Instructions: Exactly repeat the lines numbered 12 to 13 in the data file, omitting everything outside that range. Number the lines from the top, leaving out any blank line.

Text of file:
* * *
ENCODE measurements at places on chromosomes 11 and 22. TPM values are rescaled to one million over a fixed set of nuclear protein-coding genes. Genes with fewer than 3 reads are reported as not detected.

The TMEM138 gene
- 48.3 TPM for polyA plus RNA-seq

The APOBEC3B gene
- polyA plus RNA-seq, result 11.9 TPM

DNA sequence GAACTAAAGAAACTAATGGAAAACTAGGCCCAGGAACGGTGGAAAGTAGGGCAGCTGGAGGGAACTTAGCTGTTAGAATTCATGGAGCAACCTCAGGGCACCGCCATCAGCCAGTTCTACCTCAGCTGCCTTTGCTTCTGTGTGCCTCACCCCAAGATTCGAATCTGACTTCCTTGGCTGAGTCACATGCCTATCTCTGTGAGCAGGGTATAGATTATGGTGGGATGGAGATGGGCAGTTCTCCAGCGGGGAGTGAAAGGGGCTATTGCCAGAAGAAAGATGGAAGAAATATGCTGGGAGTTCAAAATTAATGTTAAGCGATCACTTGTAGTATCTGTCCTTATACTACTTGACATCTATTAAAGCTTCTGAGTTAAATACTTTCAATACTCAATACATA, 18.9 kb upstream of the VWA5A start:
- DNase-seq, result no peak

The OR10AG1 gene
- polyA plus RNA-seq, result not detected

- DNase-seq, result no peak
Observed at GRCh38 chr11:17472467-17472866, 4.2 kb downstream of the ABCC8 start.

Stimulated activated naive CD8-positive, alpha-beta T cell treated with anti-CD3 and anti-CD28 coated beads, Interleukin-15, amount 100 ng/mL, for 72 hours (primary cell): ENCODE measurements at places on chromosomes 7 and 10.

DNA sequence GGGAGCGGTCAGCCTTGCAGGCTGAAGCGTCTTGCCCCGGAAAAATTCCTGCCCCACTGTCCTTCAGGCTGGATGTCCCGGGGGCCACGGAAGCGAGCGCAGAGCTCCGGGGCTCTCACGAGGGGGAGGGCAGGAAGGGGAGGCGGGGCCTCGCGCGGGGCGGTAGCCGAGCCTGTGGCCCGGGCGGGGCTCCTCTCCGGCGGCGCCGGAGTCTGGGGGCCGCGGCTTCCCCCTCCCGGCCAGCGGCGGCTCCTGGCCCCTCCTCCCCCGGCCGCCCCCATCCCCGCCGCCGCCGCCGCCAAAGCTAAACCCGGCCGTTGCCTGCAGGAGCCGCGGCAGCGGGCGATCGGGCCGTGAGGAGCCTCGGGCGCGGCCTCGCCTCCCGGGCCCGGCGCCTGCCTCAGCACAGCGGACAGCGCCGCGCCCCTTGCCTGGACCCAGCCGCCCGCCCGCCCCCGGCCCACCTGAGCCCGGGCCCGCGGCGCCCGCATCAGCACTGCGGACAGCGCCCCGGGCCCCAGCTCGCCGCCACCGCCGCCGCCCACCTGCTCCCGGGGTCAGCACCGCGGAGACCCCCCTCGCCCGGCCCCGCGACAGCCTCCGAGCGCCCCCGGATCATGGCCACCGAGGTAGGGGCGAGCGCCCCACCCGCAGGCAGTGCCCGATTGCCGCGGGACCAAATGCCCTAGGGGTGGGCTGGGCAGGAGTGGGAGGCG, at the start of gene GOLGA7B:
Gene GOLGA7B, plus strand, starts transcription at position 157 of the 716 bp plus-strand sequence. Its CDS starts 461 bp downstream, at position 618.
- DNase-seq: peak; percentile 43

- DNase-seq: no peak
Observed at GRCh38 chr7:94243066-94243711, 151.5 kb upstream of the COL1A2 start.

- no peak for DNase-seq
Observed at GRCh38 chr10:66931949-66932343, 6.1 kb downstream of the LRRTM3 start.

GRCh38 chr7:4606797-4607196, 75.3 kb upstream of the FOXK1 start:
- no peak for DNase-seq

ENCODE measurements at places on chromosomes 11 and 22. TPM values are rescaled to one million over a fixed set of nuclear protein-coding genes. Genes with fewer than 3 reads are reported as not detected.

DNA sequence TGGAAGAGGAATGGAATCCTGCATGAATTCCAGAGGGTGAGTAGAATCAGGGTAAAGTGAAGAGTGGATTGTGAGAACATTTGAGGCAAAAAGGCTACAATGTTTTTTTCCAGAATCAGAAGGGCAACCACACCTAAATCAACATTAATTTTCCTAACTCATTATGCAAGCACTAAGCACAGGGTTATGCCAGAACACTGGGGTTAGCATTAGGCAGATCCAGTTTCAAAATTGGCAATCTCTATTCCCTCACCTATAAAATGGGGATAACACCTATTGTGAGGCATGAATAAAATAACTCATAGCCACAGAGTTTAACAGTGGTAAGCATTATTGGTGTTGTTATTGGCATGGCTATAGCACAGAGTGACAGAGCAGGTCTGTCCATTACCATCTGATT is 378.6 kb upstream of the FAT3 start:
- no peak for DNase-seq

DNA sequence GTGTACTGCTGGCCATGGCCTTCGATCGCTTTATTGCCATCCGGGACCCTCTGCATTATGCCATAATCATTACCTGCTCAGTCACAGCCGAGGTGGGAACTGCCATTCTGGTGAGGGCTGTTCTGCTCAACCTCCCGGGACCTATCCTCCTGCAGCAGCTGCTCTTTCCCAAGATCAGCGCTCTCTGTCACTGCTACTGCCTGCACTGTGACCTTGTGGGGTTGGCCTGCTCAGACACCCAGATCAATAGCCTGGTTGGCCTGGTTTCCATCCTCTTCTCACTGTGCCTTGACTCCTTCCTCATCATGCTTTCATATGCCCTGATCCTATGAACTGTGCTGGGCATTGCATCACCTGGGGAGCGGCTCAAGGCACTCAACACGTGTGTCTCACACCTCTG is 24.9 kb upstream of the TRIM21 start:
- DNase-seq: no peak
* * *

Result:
Stimulated activated naive CD8-positive, alpha-beta T cell treated with anti-CD3 and anti-CD28 coated beads, Interleukin-15, amount 100 ng/mL, for 72 hours (primary cell): ENCODE measurements at places on chromosomes 7 and 10.

DNA sequence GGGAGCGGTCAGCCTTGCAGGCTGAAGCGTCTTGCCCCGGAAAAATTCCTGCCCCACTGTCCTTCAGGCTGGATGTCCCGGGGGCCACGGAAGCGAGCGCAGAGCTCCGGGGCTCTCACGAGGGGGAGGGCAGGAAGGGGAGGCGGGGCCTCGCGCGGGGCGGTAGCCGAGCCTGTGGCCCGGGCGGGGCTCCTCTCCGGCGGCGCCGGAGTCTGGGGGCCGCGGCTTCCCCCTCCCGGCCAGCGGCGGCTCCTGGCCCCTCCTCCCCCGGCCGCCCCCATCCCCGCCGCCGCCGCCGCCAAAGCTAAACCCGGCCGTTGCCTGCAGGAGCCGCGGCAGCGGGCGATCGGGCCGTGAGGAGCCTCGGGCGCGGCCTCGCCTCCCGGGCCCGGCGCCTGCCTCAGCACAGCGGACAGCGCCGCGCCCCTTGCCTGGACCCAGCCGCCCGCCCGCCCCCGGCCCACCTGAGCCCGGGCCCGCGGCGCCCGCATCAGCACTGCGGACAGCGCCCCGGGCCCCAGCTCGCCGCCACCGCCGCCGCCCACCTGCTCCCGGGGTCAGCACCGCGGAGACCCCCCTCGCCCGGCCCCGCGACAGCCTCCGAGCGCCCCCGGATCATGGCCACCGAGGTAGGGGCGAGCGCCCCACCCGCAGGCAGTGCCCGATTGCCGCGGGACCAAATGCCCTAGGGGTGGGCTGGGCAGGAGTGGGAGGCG, at the start of gene GOLGA7B: